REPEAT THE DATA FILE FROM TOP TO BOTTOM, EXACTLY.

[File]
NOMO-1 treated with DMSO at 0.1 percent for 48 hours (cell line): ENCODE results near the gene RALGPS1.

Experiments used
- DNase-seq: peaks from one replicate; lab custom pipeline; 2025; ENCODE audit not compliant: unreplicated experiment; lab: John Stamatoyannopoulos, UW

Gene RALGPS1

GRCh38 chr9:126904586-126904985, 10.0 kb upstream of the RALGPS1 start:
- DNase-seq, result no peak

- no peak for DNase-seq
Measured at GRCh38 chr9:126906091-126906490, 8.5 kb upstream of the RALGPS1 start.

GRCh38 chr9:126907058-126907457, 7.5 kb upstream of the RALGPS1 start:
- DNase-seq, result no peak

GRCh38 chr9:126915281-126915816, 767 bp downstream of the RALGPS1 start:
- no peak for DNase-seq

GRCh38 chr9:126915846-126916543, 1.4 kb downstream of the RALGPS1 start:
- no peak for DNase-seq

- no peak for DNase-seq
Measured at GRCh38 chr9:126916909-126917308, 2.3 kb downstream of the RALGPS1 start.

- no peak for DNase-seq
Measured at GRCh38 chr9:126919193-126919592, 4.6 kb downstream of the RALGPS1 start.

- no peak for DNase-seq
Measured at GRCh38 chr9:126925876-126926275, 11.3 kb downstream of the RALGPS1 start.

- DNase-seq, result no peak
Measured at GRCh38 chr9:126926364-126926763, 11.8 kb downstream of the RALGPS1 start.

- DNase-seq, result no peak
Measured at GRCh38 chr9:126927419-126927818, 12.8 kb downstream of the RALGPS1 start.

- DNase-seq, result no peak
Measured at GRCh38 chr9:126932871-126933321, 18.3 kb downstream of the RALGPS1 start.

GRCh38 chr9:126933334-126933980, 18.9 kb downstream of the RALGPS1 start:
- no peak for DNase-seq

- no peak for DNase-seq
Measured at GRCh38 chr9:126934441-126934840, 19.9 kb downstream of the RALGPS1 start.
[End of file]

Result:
NOMO-1 treated with DMSO at 0.1 percent for 48 hours (cell line): ENCODE results near the gene RALGPS1.

Experiments used
- DNase-seq: peaks from one replicate; lab custom pipeline; 2025; ENCODE audit not compliant: unreplicated experiment; lab: John Stamatoyannopoulos, UW

Gene RALGPS1

GRCh38 chr9:126904586-126904985, 10.0 kb upstream of the RALGPS1 start:
- DNase-seq, result no peak

- no peak for DNase-seq
Measured at GRCh38 chr9:126906091-126906490, 8.5 kb upstream of the RALGPS1 start.

GRCh38 chr9:126907058-126907457, 7.5 kb upstream of the RALGPS1 start:
- DNase-seq, result no peak

GRCh38 chr9:126915281-126915816, 767 bp downstream of the RALGPS1 start:
- no peak for DNase-seq

GRCh38 chr9:126915846-126916543, 1.4 kb downstream of the RALGPS1 start:
- no peak for DNase-seq

- no peak for DNase-seq
Measured at GRCh38 chr9:126916909-126917308, 2.3 kb downstream of the RALGPS1 start.

- no peak for DNase-seq
Measured at GRCh38 chr9:126919193-126919592, 4.6 kb downstream of the RALGPS1 start.

- no peak for DNase-seq
Measured at GRCh38 chr9:126925876-126926275, 11.3 kb downstream of the RALGPS1 start.

- DNase-seq, result no peak
Measured at GRCh38 chr9:126926364-126926763, 11.8 kb downstream of the RALGPS1 start.

- DNase-seq, result no peak
Measured at GRCh38 chr9:126927419-126927818, 12.8 kb downstream of the RALGPS1 start.

- DNase-seq, result no peak
Measured at GRCh38 chr9:126932871-126933321, 18.3 kb downstream of the RALGPS1 start.

GRCh38 chr9:126933334-126933980, 18.9 kb downstream of the RALGPS1 start:
- no peak for DNase-seq

- no peak for DNase-seq
Measured at GRCh38 chr9:126934441-126934840, 19.9 kb downstream of the RALGPS1 start.